Karachi: Pakistani speed demon Shoaib Akhtar has sounded a warning to Australian stroke-makers, saying he plans to give a special performance against the best during the World Cup. "I want to target Matthew Hayden, Ricky Ponting and Adam Gilchrist," said the glamour boy of Pakistan cricket, known as much for his fiery pace as his controversial bowling action. Pakistan, runner-up at the last World Cup, opens its campaign with a mouth-watering clash against defending champions Australia at Johannesburg on February 11. "I can't tell you how anxiously I'm waiting for this match. We'll win it and show the world we're there to win the Cup," said Akhtar, nicknamed the 'Rawalpindi Express' for his ability to unsettle batsmen with sheer pace. "I want to be the best against the best and the World Cup will be an ideal event to prove that. Pakistan will surprise everyone with its performance and lift the Cup," he said. Akhtar denied he was interested in the 'Battle of Pace' with Australian Brett Lee, saying his primary job was to take wickets rather than bowling just fast.
"That's (the pace battle with Lee) is not my aim," said Akhtar, who reportedly crossed the 100mph speed barrier in a One-dayer against New Zealand at Lahore last year. The record was, however, not officially recognised. "Lee is not a match-winner. Only when he starts winning matches for his team will he be compared with me," said Akhtar, who has so far grabbed 122 wickets in 75 One- dayers. Critics say Akhtar can be a consistent match-winner if he overcomes his injury and attitude problems. "I think Akhtar is our trump card and he will take wickets," said former Pakistani fast bowler Sarfraz Nawaz.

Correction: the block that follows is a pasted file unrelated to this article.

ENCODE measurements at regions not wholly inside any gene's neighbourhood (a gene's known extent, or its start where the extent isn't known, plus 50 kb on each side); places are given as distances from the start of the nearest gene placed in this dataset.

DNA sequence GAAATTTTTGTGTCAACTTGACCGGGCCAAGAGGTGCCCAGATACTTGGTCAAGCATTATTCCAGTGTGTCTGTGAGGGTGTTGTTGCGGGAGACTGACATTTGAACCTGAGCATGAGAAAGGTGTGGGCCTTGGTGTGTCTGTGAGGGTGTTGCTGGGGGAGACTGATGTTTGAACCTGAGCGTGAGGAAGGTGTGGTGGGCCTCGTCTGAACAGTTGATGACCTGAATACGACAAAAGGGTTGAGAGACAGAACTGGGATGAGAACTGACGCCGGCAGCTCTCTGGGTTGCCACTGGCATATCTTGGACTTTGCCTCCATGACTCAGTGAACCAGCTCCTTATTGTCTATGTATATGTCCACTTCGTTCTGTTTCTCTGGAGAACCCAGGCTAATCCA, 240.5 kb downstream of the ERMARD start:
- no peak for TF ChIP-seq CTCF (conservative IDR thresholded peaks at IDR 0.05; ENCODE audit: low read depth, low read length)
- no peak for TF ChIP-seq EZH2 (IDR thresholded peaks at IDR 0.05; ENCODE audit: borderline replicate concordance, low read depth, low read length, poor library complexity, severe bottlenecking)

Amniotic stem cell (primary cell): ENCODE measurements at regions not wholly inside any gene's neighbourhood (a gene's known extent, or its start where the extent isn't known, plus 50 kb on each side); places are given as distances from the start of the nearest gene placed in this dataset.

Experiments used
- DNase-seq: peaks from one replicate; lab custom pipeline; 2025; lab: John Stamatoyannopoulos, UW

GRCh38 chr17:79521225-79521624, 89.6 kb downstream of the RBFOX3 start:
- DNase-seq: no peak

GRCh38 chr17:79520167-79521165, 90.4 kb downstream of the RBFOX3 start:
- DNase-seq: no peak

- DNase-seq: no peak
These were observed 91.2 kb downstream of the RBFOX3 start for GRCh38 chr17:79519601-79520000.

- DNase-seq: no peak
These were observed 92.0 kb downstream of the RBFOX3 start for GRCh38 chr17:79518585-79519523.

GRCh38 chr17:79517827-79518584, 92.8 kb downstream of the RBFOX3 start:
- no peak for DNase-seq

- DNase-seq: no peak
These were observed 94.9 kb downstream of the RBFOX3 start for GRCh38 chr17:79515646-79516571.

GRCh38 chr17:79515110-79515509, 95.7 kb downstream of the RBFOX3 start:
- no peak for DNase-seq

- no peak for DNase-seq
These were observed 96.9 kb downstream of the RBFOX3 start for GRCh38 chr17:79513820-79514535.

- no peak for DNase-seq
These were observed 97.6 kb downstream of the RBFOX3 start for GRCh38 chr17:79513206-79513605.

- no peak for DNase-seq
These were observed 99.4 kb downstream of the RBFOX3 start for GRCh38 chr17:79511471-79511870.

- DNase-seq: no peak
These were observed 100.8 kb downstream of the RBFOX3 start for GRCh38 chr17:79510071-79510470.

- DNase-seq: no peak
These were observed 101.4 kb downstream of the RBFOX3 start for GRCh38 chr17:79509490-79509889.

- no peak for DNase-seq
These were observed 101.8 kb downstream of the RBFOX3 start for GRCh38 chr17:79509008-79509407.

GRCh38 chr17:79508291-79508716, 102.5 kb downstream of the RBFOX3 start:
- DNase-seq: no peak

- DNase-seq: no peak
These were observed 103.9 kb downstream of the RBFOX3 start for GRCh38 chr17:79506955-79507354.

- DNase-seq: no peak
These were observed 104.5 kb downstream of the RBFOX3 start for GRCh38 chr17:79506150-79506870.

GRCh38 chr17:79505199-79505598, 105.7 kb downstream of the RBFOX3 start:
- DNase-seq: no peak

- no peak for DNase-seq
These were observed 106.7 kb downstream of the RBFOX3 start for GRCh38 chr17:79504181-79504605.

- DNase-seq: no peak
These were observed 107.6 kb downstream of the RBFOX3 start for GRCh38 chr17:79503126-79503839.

Akhtar conceded he was feeling the pressure of expectations, but denied Pakistan was a one-man team. "I'm feeling the pressure because everyone is looking at me to take wickets. I'll do my best, but Pakistan is not a one-man team. We have quality bowlers," he said. He fulfilled his fans' expectations when he played a major role in his team's surprise 2-1 victory over Australia last year, taking 5-13 at Brisbane. "The way he bowled in Australia was remarkable and if he maintains fitness, he can do what Pakistan needs most - getting key wickets," said Imran Khan, who led Pakistan to its only World Cup triumph in 1992 in Australia. But doubts remain. "He seems to be a spoilt bowler.
He plays when he wants to and I doubt he will be able to contribute fully," said former Pakistan captain and coach Intikhab Alam. Akhtar reportedly had an off-the-field clash with teammate Younis Khan in Zimbabwe and was then criticised for mingling with Indian film stars instead of returning home after his team's Test series in South Africa last year. But the star bowler brushed aside the criticism, saying he knew what his aim was. "I'm only bothered about my performance, nothing else. Other things will not distract me from the goal - winning the Cup," he said.